Welcome back, Gentle Readers! Today our continuing tour of Stonehenge-ish things around the world takes us to the historic and beautiful city of Belgrade. The scene above was taken in a park that is on an island in the Sava River as it flows through the city, the island Ada Ciganlija. The official name of the collective sculptures seen here is the Gates of Belgrade, but they’re sometimes called Stone Town or the Ada Stonehenge. Which is where we come in.
These sculptures were created by sculptor Ratko Vulanovic. As you can see in this video, he is one of those people you can’t help but love, even if he doesn’t say one word you understand. There is also a wonderful-seeming article here, about him and the Stone Town sculptures he has created, but we have not been able to get a good translation of it. It seems to say that he loved stone from a young age, admiring cyclopean walls and world-famous Stonehenge, that he has a mythic personality, athletic muscles, superhuman strength, a white beard and golden hands. It says he began to process boulders as the ancients did, eventually forming a whole city of stone, but that it looked supernatural and since people are not allowed to compete with the gods, those gods of the lower world took apart his achievement.
This is true. In Niksic, Montenegro, he laboured over a grouping of these sculptures in 1993 near the Palace of King Nicola, as the article puts it, drawing “from the stone wonderful synergy of beauty, rapture and awe” with “hints of stone Empire Luxor, Baalbek, Pompeii, their phantasmagorical streets, squares, colonnades, capitals and portals.” But in 2008, Niksic officials had the sculpture group, called Kameni Grad, or Stone Town, destroyed. Only photographs of that masterpiece remain.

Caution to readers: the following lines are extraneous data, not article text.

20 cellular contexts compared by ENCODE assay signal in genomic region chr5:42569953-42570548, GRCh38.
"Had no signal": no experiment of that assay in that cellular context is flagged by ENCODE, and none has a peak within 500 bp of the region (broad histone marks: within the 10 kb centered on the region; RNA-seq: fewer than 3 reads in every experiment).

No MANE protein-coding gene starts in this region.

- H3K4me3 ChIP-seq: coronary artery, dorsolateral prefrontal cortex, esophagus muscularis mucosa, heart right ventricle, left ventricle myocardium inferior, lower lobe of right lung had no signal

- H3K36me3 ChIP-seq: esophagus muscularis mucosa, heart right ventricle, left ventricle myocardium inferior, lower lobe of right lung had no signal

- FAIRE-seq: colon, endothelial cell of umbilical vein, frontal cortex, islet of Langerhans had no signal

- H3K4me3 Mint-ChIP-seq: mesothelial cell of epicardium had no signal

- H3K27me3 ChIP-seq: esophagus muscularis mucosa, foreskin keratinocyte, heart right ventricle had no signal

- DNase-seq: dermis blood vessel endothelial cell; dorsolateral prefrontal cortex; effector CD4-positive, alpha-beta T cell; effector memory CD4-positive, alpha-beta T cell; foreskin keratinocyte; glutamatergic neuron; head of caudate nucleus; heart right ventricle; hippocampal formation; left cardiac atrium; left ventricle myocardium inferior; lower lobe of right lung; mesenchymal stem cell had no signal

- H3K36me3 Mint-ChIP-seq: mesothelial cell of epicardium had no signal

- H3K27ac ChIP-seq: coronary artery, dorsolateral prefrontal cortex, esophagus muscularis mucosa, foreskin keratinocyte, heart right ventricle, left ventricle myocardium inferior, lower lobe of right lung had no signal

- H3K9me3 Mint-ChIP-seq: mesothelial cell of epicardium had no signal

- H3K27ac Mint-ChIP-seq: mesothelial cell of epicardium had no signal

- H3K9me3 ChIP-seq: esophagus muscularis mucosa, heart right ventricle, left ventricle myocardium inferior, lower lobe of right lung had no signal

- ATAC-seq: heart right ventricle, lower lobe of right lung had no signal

It is not clear to us whether the Gates of Belgrade include any of the stone used in the former sculpture, but many people see it as the new Stone Town. It seems hard to believe, but more than one source suggests that Vulanovic received little or no money for the work. They call it his gift to Belgrade. Meanwhile, vandals have been at work destroying the new sculptures, knocking the stones down some time in 2011. The article that mentions that says that it was hoped that one of the cranes being used to build the beautiful new bridge across the Sava might help Mr. Vulanovic to set the stones back up. We hope it was done!
It says he comes out very early in the morning and washes in the cold fountain, then works all day carving stone and wood. We think it says that when the journalist exclaims that it is -10 degrees C, Vulanovic says, there is no creativity without passion!
Usually we’re funny on this blog, or we try to be, but once in a while we’re awed. This is one of those times. This isn’t a true Stonehenge replica, but we’re glad it was brought to our attention. The research for it took us on a journey of discovery, not all of which we had room for here, discovery of a great artist and of a culture that writes and thinks in grand terms about its great artists. Today we’re grateful to have gotten a glimpse of that man and that world. We won’t award this man any druids. We think he may be one.
P.S.: We’re also tracking down stories of a sculptor known for Stonehenge-like sculptures, including one in Zurich. We’ll get to that post somewhere down the line. We have sillier things to share before that. And until next time, dear friends, happy henging!